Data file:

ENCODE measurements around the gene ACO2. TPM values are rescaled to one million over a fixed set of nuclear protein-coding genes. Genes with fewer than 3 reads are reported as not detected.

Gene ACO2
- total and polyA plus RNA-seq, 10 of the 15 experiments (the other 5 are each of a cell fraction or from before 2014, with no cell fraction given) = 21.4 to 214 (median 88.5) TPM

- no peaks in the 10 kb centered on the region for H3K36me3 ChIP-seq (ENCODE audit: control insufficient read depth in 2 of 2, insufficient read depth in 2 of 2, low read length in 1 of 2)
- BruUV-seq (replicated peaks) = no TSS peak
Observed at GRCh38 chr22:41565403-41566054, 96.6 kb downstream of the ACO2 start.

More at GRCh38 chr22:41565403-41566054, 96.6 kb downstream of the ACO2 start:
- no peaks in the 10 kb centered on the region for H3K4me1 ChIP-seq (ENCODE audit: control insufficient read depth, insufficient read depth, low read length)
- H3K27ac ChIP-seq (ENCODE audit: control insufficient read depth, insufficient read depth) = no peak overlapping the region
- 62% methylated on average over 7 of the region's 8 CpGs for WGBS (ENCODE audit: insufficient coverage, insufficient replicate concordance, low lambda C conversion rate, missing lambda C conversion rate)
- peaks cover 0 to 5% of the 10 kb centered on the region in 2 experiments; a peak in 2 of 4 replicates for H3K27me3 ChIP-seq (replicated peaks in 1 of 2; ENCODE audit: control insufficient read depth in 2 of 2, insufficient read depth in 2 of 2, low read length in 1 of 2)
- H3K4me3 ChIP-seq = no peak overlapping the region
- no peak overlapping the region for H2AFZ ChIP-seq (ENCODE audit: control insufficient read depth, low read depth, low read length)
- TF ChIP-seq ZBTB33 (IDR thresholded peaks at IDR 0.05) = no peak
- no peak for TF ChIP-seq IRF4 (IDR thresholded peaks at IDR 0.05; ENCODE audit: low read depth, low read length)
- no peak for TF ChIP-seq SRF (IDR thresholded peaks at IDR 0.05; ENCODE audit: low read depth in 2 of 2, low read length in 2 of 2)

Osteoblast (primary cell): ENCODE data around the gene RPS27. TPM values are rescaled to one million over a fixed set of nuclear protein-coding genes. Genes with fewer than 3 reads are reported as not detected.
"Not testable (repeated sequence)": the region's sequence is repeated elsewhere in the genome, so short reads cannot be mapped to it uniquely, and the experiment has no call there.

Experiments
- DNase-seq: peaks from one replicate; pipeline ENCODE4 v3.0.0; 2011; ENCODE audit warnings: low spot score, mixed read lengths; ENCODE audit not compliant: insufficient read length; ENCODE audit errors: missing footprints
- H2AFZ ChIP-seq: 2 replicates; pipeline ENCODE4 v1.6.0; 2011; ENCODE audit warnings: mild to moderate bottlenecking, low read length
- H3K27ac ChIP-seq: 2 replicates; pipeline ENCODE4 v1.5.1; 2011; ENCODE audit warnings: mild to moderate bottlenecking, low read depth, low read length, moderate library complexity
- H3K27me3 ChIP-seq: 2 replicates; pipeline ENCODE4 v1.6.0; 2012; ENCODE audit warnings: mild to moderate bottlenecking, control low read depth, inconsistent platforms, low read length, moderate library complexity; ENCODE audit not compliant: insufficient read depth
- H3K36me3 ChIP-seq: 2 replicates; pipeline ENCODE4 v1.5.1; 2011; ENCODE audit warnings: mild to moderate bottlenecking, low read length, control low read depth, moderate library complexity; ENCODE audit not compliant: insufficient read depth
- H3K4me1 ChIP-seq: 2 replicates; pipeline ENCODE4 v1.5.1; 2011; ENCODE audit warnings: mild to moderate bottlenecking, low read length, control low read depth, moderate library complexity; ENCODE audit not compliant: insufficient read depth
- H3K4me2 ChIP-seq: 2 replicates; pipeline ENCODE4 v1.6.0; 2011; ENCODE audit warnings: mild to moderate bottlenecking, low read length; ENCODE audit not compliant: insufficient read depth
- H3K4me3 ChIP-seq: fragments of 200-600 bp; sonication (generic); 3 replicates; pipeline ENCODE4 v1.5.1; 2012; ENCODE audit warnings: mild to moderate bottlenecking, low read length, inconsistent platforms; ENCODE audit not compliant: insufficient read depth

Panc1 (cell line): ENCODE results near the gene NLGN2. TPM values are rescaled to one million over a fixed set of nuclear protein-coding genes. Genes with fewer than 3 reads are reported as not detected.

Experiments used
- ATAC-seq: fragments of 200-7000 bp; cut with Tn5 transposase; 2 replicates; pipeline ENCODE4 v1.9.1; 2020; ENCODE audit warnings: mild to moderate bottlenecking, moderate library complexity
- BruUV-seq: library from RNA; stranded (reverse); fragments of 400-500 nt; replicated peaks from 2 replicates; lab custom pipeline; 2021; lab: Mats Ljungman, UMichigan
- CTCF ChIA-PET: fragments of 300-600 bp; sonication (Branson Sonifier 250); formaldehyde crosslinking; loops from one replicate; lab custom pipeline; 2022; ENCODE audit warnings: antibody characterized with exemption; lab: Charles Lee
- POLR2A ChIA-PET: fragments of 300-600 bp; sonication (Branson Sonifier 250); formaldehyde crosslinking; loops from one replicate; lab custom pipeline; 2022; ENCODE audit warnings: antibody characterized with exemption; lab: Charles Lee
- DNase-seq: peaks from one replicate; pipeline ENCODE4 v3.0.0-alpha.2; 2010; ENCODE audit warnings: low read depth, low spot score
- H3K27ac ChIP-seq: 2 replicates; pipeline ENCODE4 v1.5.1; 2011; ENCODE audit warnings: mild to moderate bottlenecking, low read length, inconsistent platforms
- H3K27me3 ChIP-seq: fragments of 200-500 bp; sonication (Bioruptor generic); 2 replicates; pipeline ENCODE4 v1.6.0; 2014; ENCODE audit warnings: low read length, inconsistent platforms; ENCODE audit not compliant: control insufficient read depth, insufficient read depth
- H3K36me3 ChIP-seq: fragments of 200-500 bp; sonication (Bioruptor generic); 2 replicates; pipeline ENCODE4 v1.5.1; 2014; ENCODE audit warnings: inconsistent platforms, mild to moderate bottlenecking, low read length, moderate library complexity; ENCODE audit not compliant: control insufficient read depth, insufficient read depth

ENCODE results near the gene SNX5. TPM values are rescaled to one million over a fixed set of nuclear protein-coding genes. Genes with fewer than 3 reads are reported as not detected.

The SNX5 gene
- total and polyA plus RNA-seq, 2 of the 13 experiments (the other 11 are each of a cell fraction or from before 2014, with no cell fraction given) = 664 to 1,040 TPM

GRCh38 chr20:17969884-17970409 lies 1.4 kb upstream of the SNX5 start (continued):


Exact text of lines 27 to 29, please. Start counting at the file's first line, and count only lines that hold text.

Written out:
- H3K4me3 ChIP-seq: fragments of 200-600 bp; sonication (generic); 3 replicates; pipeline ENCODE4 v1.5.1; 2012; ENCODE audit warnings: mild to moderate bottlenecking, low read length, inconsistent platforms; ENCODE audit not compliant: insufficient read depth

Panc1 (cell line): ENCODE results near the gene NLGN2. TPM values are rescaled to one million over a fixed set of nuclear protein-coding genes. Genes with fewer than 3 reads are reported as not detected.

Experiments used